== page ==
Indosuez Wealth Management, the recently re-branded private banking arm of Crédit Agricole, has named François R Farjallah to succeed Bertrand de Margerie as global head of its Middle East operations.
De Margerie has moved elsewhere within the company, a spokesperson said.
Farjallah, pictured, will be based in the Indosuez regional hub in Switzerland. The company says its Middle Eastern business is primarily handled out of these offices as well as through outposts in the United Arab Emirates (both in Dubai and Abu Dhabi), and in Beirut.
Farjallah, pictured, comes to Indosuez from Société Générale Private Banking, where he spent the past nine years “in various senior executive roles across Switzerland, Luxemburg, Greece, and the United Arab Emirates”, according to a Crédit Agricole spokesperson.
Prior to this, between 1998 and 2007, he held numerous senior roles at Credit Suisse across Switzerland and the Middle East’s Levant region.
Farjallah, who is described as an international wealth management specialist, holds an MBA from HEC Geneva and an executive MBA from Pittsburgh, Pennsylvania-based Carnegie Mellon University.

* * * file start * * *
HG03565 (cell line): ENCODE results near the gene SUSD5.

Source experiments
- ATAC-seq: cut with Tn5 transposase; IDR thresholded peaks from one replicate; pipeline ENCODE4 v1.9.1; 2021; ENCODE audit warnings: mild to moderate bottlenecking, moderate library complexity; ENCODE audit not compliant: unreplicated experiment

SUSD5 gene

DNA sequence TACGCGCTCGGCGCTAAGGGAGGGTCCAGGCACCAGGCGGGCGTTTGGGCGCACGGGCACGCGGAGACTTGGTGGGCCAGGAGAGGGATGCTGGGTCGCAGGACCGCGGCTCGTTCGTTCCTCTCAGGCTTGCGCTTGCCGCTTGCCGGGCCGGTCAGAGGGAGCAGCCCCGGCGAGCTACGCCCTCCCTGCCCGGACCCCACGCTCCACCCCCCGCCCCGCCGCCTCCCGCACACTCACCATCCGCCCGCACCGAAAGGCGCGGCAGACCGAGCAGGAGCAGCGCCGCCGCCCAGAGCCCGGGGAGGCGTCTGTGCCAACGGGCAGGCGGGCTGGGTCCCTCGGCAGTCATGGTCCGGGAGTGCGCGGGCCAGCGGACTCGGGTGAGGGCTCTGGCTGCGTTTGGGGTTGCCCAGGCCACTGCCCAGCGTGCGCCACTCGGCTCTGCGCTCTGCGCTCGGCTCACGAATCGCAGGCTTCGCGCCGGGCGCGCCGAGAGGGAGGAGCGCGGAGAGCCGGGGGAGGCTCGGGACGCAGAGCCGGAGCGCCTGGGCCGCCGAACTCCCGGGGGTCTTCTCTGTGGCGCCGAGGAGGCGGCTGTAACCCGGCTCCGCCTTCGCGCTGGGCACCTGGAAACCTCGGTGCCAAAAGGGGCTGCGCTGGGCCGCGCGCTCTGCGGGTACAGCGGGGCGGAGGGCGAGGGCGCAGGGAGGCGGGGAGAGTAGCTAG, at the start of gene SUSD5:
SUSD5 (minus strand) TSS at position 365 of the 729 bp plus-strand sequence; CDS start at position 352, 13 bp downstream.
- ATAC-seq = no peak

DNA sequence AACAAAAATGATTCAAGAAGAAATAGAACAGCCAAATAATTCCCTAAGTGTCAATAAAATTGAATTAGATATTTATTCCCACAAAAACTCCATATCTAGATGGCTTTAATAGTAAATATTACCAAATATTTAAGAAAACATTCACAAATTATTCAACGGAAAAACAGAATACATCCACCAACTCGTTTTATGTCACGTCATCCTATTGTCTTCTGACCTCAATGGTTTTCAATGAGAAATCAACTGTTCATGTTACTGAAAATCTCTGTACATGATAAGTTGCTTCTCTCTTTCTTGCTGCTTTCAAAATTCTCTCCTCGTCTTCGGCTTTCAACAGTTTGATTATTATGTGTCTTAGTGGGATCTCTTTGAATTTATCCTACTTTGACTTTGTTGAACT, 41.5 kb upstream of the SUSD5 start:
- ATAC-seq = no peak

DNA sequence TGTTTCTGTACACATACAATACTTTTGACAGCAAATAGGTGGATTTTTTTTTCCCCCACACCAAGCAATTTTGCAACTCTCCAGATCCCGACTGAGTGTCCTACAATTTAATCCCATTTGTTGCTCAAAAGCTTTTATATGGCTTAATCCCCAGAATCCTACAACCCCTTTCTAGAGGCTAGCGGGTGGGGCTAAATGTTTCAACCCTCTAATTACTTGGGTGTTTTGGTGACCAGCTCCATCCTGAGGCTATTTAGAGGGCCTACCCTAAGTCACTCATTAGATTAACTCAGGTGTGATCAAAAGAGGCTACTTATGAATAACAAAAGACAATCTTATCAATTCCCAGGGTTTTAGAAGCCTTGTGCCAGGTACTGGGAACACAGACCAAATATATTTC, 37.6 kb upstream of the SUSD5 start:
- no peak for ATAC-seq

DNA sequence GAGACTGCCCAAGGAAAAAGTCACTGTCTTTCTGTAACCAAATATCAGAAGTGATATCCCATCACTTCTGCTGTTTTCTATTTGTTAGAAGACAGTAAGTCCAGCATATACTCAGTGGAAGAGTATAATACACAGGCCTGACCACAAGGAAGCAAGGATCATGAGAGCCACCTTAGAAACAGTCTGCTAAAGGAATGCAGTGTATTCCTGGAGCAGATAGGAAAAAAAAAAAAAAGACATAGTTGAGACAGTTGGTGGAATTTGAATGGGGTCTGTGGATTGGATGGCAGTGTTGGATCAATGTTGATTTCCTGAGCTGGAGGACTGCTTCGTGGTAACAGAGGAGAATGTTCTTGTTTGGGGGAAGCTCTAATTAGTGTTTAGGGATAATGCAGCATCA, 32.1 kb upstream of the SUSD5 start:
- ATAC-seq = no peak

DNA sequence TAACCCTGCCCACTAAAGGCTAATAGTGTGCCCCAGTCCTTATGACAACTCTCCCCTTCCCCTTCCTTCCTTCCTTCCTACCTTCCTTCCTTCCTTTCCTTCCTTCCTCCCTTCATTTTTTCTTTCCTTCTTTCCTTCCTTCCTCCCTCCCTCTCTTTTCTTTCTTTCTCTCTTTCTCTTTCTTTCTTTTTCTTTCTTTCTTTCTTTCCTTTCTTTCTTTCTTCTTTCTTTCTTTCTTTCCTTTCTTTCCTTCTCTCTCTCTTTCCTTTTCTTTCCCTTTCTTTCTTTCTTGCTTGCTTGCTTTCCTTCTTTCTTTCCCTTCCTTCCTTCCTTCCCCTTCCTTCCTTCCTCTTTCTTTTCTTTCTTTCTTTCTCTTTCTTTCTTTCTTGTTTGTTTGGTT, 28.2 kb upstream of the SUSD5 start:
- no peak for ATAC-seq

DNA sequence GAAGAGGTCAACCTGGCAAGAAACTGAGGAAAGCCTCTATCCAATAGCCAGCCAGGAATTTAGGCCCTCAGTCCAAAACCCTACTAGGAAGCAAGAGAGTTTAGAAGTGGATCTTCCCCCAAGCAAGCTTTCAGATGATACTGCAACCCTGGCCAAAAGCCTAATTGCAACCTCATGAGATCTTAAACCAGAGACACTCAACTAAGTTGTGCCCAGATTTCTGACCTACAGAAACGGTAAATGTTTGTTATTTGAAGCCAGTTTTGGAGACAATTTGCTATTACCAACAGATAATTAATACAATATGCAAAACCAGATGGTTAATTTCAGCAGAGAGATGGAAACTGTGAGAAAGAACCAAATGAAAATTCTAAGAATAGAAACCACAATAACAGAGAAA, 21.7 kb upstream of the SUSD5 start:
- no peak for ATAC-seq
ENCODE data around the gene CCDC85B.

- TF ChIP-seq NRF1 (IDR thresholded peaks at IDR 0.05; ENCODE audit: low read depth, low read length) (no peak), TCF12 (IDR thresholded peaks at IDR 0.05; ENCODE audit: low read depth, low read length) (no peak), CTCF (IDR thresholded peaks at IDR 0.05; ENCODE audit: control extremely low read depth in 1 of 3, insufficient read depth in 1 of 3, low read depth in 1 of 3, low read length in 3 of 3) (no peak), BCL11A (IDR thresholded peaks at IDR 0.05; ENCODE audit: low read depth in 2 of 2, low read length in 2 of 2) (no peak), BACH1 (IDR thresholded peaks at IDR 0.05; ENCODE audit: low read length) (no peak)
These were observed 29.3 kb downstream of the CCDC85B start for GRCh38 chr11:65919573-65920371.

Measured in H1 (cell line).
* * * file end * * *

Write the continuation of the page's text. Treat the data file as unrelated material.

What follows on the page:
As reported, Crédit Agricole Private Bank s re-branded earlier this year as Indosuez Wealth Management, reviving a historic name in what the company described at the time as a major transformation aimed at tapping into new markets in Asia and across the globe.
Paris-based Crédit Agricole had originally dropped the Indosuez name from use after its 2004 merger with Crédit Lyonais and Indosuez. Eleven years on, however, the regional connotations of “Indosuez” are seen more likely to appeal to the new generations of wealthy individuals in countries around the world, the bank said.
The Indosuez name dates back to Banque de l’Indochine, which was founded in 1875 in Paris, to operate in French Indochina, the rest of Asia, and the Pacific.
In the Middle East, the company traces its roots back to 1931 in Lebanon, and 1949 in the Arabian Gulf states.
Today, Indosuez Wealth Management has 30 offices in 14 countries, serving high-net-worth and ultra-high-net-worth clients worldwide, and manages client assets that totalled €110bn (US$119.58bn, £83.60bn) at the end of December, Crédit Agricole said.